The Civil Rights Movement aimed to remove barriers that confined and degraded minorities. It is important to understand that this movement was not simply based upon race. Women and members of the LGBT community were also fighting for equality and still are today. These groups wanted to change, they wanted equality and freedom. Although they weren’t supported by everyone, racial minorities, women, and many others fought for their freedoms because they wanted equal access to all aspects of American life.
In order for change to occur minorities had to make their voice heard, they had to fight for what they believed in. This fight was made through boycotts, sit-ins, marches, and much more. In Birmingham specifically, protests took a more civil approach. Civil rights activists developed a strategy to use television and news coverage to their advantage. The Southern Christian Leadership Conference(SCLC) began a campaign to desegregate Birmingham, Alabama, which at the time was the most segregated city in the nation. A Birmingham SCLC leader said, “We were trying to launch a systematic, wholehearted battle against segregation that would set the pace for the nation”(P.825). The SCLC’s demonstrations caused controversy. Store owners wanted to stop the demonstrations because they were drawing customers away and they feared the government would become involved. The white business owners initiated private discussions with SCLC leaders but this only caused the activists to raise the pressure. The acts in Birmingham brought recognition to civil rights cause.
Furthering the racial desegregation movement was the March on Washington which was “ a massive demonstration in the nation’s capital that would demand passage of a federal civil rights act”(Pg.828). The march received the national media’s attention. After the march, Martin Luther King Jr. gave a closing address in front of the Lincoln Memorial, his ‘I Have a Dream speech’. There were several other significant leaders who lead protests for change. People like Rosa Parks and Malcolm X also led the fight. African Americans were most definitely the most segregated group in America, they were also probably the most motivated to make a difference for future generations. Not all of their protests were effective but they brought about significant change. From these protests schools slowly became desegregated, along with public restrooms and facilities, they gained the right to vote and many other freedoms which they never experienced before.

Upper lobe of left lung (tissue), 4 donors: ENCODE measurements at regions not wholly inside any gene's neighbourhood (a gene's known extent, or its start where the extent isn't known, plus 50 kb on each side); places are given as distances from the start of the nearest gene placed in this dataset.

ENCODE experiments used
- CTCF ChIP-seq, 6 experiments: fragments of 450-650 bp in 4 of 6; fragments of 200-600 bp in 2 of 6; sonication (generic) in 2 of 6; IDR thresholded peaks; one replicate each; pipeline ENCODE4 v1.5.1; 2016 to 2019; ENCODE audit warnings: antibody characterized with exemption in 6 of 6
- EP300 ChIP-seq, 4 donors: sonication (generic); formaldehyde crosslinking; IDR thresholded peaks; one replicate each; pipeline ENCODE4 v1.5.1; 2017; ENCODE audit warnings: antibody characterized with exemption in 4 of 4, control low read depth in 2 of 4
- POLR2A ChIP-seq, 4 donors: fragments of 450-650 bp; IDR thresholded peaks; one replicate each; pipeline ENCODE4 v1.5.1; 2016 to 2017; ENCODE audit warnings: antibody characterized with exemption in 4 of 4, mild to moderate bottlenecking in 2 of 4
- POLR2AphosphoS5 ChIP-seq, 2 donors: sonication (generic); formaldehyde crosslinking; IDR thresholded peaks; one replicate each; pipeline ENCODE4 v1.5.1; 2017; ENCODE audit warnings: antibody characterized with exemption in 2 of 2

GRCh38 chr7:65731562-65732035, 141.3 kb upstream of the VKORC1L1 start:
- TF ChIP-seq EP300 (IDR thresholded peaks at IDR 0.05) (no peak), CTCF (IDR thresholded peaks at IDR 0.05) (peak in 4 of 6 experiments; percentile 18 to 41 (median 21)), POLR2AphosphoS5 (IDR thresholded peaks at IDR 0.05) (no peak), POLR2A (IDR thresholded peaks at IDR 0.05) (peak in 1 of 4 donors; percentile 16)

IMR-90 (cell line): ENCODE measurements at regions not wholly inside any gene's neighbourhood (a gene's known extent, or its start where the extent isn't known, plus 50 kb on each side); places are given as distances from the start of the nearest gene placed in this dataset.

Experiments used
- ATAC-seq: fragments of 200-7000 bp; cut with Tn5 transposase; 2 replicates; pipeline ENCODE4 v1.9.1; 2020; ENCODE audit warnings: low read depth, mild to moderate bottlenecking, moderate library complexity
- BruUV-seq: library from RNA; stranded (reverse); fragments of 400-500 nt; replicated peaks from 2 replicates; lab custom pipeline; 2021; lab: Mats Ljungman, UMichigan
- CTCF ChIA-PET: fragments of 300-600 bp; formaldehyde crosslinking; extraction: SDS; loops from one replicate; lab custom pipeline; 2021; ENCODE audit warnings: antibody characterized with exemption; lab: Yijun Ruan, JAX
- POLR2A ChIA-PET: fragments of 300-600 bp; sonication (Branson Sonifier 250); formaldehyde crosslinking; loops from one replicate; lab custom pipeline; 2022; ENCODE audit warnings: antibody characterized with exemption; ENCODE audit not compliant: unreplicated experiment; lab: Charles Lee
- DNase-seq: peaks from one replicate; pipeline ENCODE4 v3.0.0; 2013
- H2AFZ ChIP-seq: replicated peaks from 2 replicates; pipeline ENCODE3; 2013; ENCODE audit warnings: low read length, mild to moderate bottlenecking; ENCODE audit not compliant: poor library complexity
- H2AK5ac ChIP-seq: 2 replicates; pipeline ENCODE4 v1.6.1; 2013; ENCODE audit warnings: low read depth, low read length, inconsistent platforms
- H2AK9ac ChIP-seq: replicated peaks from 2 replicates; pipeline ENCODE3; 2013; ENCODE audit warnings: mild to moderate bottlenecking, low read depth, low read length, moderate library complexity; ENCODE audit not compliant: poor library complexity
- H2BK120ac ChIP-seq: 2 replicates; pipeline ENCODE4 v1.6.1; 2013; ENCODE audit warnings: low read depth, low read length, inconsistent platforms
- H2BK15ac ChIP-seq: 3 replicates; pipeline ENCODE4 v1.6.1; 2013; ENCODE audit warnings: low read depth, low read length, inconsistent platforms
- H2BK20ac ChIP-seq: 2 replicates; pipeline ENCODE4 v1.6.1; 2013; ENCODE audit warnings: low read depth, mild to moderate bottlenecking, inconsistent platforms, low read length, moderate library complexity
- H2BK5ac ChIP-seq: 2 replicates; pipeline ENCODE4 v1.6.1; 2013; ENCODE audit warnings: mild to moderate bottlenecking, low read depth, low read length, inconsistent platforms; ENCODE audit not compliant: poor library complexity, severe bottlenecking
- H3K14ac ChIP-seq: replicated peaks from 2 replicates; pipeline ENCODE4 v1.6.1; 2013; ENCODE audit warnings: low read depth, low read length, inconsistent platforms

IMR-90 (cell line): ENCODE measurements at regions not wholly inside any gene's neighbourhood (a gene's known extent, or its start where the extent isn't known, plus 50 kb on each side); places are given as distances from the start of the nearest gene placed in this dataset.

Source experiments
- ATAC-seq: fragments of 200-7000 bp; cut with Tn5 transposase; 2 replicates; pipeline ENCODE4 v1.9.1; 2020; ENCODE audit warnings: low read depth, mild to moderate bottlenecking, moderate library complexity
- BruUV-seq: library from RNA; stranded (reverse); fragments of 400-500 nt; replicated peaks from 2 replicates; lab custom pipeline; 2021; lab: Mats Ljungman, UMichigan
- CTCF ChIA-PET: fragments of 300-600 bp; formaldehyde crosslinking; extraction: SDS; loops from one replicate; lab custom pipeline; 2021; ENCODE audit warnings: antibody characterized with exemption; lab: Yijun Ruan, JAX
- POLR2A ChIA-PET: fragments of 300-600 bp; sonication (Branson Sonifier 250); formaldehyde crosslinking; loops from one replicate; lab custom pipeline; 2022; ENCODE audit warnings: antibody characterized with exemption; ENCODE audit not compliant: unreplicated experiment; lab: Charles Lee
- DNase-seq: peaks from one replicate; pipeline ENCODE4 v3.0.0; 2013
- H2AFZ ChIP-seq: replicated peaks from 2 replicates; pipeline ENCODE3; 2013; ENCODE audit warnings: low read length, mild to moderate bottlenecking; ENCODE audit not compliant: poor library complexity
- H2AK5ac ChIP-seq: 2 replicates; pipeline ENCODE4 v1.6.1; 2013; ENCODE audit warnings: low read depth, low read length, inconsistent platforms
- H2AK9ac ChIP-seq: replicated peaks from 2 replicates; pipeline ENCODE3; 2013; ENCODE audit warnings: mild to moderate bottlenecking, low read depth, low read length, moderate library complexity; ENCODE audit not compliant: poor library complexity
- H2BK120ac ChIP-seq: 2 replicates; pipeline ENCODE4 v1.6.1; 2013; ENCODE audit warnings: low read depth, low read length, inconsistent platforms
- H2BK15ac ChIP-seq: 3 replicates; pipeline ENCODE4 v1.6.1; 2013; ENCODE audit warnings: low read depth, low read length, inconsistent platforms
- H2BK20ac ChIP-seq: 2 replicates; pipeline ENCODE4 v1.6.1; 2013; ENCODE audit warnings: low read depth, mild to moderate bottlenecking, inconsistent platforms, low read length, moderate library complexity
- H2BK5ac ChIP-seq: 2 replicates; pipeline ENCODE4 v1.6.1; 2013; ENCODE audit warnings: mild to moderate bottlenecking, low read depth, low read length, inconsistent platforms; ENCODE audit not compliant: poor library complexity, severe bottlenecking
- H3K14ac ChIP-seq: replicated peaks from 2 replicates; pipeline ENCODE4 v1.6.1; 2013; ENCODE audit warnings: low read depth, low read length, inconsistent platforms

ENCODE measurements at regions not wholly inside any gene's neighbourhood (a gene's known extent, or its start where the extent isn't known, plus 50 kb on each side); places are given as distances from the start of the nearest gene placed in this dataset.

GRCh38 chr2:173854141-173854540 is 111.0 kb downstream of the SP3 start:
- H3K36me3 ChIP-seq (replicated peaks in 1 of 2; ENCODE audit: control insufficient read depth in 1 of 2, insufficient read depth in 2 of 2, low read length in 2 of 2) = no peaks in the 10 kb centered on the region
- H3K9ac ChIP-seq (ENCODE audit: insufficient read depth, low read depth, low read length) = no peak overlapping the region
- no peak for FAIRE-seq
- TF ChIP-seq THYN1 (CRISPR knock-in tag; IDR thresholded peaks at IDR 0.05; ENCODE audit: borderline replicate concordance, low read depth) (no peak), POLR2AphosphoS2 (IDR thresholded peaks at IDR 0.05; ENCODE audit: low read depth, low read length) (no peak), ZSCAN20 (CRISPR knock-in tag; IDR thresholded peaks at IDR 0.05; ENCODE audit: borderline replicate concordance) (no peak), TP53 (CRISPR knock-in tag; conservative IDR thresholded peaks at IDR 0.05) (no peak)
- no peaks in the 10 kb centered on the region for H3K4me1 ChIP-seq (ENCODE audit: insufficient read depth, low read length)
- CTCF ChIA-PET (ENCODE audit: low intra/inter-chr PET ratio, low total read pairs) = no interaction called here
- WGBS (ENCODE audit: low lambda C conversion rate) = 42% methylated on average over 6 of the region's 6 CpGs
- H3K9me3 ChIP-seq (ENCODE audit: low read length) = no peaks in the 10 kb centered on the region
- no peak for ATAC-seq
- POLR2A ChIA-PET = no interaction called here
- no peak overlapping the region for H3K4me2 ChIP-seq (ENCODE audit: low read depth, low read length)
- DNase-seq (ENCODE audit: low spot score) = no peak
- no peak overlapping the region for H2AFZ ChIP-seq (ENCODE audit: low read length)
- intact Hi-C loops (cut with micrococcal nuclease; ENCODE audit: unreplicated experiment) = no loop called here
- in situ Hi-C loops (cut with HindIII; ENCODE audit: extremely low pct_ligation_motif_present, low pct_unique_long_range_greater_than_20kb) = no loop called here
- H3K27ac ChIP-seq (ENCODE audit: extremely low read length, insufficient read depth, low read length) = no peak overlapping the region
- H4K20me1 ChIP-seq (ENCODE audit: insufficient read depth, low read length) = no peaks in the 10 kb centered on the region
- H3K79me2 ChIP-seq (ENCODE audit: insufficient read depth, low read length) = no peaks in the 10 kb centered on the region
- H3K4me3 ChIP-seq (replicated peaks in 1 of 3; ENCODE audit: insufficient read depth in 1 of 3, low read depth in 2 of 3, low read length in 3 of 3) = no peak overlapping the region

Women were another segregated group who fought for equal access. They wanted the same rights as men, as they still do today. Women today are still fighting for equal access, for equal pay, for equal treatment, and for overall equal freedoms. Men had different views, they believed men and women were in separate boxes and men were superior. Many women played important roles in the Civil Rights movement. They led local civil rights organizations, served as lawyers on school segregation lawsuits, and helped lead protests. Their fight for equal access, though, was a different battle. Women were overshadowed by men in every aspect, they were the weaker, more unable gender, who should rely on men and never lead them. The women’s suffrage movement was of the most significant battles for women’s rights. Women fought for the right to vote and eventually, after 100 years of fighting, they gained this freedom. They fought for equal treatment in jobs and for equal pay, although they saw some changes they weren’t as significant as the ones African Americans experienced.
Although they weren’t supported by everyone, African Americans, women, and many others fought for their freedoms because they wanted equal access to all aspects of American life. African Americans fought for equal access and fair treatment, as did women. The African Americans during the 1950s-1970s had the hardest battle and saw the most significant changes. Other minorities fought with and for African Americans against segregation. They also fought for their own freedoms. The Civil Rights Movement was a period of significant change for American citizens.
Keene, Jennifer D., Cornell, Saul, and O’Donnell, Edward T. Visions of America: A History of the United States, Volume2, 3rded. 2019.